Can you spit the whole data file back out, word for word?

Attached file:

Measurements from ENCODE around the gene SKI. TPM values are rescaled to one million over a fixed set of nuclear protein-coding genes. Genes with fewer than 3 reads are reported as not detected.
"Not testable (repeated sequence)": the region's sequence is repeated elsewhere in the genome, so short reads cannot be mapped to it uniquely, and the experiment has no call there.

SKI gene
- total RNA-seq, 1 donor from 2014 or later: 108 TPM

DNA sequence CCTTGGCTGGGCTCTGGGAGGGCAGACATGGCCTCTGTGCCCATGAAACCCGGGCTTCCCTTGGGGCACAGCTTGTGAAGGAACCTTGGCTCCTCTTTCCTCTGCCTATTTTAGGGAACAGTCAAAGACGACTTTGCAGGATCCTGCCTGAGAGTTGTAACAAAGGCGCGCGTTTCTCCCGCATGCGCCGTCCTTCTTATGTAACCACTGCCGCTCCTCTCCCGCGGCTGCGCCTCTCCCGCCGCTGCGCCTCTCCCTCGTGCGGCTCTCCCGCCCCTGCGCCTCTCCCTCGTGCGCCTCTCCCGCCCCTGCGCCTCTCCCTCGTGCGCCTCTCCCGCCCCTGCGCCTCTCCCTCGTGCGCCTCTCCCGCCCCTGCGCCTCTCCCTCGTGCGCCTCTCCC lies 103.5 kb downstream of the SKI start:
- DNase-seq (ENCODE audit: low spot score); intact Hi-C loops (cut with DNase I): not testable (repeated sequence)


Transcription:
Measurements from ENCODE around the gene SKI. TPM values are rescaled to one million over a fixed set of nuclear protein-coding genes. Genes with fewer than 3 reads are reported as not detected.
"Not testable (repeated sequence)": the region's sequence is repeated elsewhere in the genome, so short reads cannot be mapped to it uniquely, and the experiment has no call there.

SKI gene
- total RNA-seq, 1 donor from 2014 or later: 108 TPM

DNA sequence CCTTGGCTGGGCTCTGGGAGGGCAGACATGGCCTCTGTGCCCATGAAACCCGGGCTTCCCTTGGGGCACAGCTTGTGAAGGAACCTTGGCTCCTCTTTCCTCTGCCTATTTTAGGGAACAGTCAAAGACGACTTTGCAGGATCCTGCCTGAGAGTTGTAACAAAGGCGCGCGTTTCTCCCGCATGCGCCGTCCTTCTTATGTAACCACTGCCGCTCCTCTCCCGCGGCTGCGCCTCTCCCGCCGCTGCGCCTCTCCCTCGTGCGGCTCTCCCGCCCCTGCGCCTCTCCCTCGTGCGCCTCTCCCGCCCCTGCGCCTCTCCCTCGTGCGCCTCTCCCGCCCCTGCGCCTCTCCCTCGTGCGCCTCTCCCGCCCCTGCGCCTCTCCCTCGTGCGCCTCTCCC lies 103.5 kb downstream of the SKI start:
- DNase-seq (ENCODE audit: low spot score); intact Hi-C loops (cut with DNase I): not testable (repeated sequence)